Dozens of Reedsburg area business and property owners said Monday they are facing foreclosure even though many have never missed a mortgage payment.
The move will force many owners to downsize their operations, but BMO Harris Bank's decision is perfectly legal, mortgage experts said.
Dave Gonzalez's flag-making company in Reedsburg is safe because it's financed at a different bank, but his nonprofit church in Lake Delton is in jeopardy because it didn't make enough money, Gonzalez said.
"We've never been behind on a payment, always had more than enough money," he said. "What business does a church have acting like a business and making a profit? If we get money in, we should take care of the community -- the people that have financial needs -- and preach the gospel."
As many as 52 owners face losing their property, sources in Reedsburg told WISC-TV. One confirmed he was laying off some employees, while another had already moved to a new facility.
Less operating income coupled with falling property values compelled the bank to act, said one business owner, who asked to remain anonymous.
The widespread foreclosure decisions will be a burden on Reedsburg's economy, said Dave Estes, the city's mayor. Estes said he wasn't sure how many businesses had been affected.
The decision comes after BMO Harris, a subsidiary of the Canadian lender Bank of Montreal, took over the assets of The Reedsburg Bank. A bank spokesman declined to answer why the lender was removing from its books businesses that hadn't missed payments.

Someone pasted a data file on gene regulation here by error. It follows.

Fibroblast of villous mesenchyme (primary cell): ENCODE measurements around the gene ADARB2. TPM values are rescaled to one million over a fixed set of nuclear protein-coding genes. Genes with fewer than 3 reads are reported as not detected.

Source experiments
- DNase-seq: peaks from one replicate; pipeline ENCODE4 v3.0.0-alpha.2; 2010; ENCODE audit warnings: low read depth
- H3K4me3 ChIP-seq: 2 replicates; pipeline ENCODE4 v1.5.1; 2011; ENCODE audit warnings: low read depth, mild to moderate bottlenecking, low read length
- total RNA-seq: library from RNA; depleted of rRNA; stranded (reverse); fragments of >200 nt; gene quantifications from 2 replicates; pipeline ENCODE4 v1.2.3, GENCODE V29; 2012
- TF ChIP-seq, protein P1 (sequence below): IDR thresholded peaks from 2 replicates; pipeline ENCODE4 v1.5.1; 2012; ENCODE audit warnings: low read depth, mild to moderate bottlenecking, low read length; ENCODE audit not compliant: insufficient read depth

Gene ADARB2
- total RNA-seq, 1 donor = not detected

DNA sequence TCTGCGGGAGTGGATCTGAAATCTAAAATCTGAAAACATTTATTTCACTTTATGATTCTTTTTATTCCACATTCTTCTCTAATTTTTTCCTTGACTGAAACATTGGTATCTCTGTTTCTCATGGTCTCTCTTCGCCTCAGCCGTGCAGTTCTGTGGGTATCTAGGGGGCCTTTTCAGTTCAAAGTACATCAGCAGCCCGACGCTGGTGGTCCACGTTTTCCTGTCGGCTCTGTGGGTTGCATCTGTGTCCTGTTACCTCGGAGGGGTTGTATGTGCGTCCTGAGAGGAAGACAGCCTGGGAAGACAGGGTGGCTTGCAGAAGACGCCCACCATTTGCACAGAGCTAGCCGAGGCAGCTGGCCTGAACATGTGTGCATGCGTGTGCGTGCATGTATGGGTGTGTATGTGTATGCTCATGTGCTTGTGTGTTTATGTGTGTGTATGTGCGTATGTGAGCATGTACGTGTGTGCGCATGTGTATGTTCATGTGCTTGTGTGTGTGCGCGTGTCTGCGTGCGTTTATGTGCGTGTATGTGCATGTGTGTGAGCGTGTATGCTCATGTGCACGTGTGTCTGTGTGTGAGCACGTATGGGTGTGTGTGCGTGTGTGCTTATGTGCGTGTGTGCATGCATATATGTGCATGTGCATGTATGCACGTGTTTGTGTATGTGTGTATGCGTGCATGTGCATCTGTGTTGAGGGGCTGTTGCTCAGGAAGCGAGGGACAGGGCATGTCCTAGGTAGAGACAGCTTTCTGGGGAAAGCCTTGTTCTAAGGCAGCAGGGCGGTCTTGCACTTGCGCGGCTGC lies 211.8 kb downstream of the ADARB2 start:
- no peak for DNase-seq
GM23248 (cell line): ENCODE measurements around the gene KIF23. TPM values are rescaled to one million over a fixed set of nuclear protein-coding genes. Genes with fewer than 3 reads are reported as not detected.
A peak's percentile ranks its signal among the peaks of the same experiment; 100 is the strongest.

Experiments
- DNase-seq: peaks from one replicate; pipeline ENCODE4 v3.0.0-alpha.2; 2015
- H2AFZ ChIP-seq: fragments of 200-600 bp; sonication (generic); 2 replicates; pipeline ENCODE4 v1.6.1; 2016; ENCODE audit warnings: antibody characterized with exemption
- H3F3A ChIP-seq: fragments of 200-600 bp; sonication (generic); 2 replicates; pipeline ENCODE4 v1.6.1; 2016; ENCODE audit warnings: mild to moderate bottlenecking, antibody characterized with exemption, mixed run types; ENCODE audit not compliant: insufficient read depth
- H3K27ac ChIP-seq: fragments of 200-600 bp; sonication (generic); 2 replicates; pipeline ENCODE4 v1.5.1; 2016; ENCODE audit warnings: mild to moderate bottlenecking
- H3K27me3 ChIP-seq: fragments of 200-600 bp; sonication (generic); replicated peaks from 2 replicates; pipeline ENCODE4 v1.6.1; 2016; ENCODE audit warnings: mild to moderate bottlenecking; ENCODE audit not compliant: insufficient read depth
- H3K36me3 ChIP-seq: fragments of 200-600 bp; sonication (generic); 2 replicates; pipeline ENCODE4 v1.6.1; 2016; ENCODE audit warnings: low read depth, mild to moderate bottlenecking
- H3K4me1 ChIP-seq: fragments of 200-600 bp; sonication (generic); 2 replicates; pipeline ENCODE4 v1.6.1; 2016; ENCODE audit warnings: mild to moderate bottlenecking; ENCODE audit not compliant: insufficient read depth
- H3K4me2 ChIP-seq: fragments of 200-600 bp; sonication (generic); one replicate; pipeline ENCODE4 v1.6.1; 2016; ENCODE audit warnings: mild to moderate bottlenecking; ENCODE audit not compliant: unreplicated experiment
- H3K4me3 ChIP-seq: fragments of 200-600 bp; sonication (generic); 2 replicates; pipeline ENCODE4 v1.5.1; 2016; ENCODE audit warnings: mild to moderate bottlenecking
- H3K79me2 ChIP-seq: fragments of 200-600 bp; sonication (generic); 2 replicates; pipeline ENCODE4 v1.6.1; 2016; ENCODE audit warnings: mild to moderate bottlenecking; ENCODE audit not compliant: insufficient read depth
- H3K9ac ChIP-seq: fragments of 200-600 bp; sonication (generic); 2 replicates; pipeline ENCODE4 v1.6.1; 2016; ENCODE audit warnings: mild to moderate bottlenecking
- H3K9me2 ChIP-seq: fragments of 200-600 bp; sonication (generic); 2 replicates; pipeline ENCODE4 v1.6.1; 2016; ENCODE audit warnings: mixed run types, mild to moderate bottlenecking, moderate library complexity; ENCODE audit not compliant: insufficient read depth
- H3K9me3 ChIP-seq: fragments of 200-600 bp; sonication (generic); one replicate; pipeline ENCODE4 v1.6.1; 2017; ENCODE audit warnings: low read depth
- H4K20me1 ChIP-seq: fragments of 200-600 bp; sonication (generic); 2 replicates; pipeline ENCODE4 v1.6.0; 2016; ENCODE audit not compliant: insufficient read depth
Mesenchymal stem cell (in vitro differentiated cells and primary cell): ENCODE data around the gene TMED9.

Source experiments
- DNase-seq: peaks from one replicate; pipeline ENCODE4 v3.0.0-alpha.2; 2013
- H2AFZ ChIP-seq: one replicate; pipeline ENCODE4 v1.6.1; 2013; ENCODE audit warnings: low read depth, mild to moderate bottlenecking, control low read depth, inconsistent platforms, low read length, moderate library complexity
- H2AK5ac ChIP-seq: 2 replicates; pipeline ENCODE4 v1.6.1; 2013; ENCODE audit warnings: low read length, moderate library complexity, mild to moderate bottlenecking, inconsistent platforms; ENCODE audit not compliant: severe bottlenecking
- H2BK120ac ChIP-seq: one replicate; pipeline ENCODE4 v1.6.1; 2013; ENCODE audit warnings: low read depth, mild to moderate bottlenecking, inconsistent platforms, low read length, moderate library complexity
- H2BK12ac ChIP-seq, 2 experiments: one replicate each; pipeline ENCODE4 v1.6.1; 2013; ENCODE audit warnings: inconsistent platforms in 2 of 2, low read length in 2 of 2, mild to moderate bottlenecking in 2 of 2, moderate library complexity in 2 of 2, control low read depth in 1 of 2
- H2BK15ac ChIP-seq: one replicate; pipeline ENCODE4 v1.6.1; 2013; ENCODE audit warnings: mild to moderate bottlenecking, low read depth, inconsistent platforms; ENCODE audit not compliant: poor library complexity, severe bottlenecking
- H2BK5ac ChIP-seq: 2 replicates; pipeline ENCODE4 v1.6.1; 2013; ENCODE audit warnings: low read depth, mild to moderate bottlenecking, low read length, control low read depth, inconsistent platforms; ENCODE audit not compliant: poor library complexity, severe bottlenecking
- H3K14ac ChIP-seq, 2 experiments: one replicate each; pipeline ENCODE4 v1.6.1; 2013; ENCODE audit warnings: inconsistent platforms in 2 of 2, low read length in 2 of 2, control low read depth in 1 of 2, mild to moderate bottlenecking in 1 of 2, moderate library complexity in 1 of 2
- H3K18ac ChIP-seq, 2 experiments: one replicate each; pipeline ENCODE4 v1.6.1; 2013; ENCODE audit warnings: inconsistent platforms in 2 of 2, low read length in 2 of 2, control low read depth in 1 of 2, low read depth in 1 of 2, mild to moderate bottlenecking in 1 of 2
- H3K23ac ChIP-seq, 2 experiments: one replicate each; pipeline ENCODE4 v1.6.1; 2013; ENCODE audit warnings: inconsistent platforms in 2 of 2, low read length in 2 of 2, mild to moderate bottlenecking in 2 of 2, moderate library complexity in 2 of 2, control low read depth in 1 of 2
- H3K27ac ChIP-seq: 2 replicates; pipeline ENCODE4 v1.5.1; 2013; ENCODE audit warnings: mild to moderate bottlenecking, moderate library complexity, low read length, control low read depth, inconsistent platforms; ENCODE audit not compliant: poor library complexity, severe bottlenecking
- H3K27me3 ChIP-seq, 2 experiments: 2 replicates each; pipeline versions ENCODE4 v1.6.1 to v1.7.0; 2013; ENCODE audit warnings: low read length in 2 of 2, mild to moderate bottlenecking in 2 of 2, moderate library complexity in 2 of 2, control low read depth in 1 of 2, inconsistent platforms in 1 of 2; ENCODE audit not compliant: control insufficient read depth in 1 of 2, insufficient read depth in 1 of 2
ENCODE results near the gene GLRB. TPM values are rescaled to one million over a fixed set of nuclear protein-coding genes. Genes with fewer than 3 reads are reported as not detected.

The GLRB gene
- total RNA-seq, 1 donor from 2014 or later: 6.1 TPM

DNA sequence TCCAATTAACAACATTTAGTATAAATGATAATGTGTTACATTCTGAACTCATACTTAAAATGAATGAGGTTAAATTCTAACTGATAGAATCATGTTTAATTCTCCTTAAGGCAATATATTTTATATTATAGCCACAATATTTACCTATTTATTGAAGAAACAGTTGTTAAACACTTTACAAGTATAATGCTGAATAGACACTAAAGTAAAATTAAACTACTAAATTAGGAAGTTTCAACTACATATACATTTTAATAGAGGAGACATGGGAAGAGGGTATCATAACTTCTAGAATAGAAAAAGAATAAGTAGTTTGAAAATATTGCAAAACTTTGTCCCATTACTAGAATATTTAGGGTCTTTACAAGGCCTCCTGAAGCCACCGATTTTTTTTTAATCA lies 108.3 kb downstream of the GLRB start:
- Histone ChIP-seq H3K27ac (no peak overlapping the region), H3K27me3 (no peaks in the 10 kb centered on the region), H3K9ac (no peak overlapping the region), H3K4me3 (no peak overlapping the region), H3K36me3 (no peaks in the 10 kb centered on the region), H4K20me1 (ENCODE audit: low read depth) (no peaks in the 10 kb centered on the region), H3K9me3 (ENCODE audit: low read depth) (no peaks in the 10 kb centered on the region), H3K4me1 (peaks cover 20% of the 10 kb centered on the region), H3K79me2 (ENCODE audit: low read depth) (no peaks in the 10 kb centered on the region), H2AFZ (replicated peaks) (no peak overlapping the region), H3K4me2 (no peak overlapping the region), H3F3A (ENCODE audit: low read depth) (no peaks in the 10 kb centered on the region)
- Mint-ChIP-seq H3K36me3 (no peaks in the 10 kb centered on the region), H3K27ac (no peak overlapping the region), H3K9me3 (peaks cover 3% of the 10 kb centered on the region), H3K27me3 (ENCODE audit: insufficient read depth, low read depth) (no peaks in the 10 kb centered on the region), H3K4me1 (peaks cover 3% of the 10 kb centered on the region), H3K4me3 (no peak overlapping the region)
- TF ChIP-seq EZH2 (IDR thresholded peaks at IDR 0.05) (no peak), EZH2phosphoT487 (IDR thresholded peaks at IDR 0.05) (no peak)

"The Reedsburg market remains an important one for us," said Patrick O'Herlihy, a spokesman, in a phone message to WISC-TV. "We cannot, however, comment on the accounts of any specific customer due to privacy concerns."
Banks have the ability to opt out of commercial loans because of contractual terms, mortgage experts said.
Gonzalez, whose church has 250 members and reaches people statewide on TV, said the economy won't be the same.
"Anytime a business goes out of business, for whatever reason -- whether it's legitimately they go out of business because they're not doing business, or they run into hard times, or there are other factors involved -- that hurts everybody else," he said.
He said he was shopping for another lender to continue his church property loan.